Faith in  Christ   leads to action

 

 page 7 of 14

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Jesus Our Lord and the Model for Us

            One writer identifies four themes in Philippians: identity, imitation, joy, and the early Christological poem.[1] Paul admonishes the Philippians to identify with Christ, as Paul clearly does, and to consider themselves foremost as citizens of heaven. “Imagery of citizenship is introduced at 1:27 and 3:20, so that Christians are depicted as residents in an alien land.”[2] Paul urges the Philippians to view him and his fellow workers as models for them to imitate in their Christian walk of faith. Joy is a theme, expressed throughout Philippians—an astounding reflection of Paul’s faith since he wrote the letter while imprisoned. “The christological poem, the so-called ‘Philippian hymn’ of 2:6-11, is one of the most important pieces of very early reflection on the role and destiny of Christ. . . . it stands as proof that very sophisticated christological development was happening within the first Christian generation.”[3]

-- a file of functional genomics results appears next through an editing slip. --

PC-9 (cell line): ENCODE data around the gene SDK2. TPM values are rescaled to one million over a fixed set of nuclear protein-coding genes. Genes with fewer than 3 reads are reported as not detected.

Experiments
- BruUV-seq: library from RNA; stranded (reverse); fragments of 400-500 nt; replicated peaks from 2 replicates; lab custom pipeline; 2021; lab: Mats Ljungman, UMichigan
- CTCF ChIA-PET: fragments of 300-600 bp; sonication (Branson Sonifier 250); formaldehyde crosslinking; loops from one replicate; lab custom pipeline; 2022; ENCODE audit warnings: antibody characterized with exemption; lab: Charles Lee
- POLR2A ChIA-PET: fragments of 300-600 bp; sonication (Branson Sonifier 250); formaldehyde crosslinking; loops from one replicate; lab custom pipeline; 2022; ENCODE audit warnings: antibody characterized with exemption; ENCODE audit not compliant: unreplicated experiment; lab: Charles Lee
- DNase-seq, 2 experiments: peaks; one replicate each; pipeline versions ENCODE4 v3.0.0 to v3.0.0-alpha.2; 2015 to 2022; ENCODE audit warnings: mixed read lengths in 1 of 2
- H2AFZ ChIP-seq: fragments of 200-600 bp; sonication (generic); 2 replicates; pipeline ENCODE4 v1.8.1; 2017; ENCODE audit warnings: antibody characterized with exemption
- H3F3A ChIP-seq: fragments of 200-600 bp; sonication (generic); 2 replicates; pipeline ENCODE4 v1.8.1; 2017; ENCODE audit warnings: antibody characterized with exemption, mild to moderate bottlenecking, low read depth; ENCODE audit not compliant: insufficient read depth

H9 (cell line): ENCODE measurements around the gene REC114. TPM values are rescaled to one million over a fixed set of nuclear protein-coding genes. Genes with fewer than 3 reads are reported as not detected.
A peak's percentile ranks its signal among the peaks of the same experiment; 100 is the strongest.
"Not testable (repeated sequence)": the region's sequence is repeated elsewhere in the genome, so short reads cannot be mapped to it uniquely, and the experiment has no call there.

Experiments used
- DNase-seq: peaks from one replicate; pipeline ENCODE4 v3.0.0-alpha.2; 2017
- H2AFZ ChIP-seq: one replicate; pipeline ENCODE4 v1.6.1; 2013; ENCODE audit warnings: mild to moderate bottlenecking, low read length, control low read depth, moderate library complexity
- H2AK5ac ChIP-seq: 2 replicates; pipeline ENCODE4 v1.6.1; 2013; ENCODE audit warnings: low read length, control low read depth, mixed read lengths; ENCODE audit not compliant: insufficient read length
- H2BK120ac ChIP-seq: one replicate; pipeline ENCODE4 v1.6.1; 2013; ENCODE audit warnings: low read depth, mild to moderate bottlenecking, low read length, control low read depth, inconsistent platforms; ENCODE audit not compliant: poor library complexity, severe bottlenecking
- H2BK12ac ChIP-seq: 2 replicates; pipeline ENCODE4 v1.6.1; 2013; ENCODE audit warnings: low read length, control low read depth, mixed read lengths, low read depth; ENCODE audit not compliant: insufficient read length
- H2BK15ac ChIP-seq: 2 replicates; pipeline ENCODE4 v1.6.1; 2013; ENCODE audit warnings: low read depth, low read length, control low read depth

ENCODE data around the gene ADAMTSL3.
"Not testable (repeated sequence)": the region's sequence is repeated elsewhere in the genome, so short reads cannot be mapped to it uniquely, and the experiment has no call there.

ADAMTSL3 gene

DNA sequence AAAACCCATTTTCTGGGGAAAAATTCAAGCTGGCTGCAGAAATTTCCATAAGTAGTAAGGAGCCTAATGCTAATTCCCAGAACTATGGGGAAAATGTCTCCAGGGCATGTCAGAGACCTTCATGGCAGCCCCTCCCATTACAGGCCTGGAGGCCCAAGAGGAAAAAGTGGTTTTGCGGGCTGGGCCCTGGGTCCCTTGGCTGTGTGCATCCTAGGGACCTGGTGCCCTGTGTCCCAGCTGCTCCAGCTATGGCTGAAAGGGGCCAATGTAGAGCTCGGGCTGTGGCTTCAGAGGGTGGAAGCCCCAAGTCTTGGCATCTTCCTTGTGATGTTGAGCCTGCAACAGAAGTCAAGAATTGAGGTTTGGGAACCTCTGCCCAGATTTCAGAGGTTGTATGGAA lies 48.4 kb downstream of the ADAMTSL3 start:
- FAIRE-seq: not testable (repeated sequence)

HISTORICAL CONSIDERATIONS

            To begin this section, we may highlight what is clearly known about the letter to the Philippians. One scholar summarizes the following key elements. “The document was certainly written by Paul of Tarsus to a Christian church in the city of Philippi, province of Macedonia. This church had been founded by Paul himself in the early 50s of the first century (Acts 16). At the time of writing, in the late 50s or early 60s, Paul was in prison, and he had just received a monetary gift from the Philippians through their emissary, Epaphroditus.”[4] Although other elements may be disputed or unknown, these considerations are an important starting point.


[1] Carolyn Osiek, Philippians, Philemon, Abingdon New Testament Commentaries (Nashville: Abingdon Press, 2000), 31-32.
[2] Osiek, Philippians, 31.
[3] Osiek, Philippians, 32.
[4] Moises Silva, Philippians, Baker Exegetical Commentary on the New Testament (Grand Rapids, MI: Baker Academic, 2005), 1-2.

Act_17:11 These were more noble than those in Thessalonica, in that they received the word with all readiness of mind, and searched the scriptures daily, whether those things were so.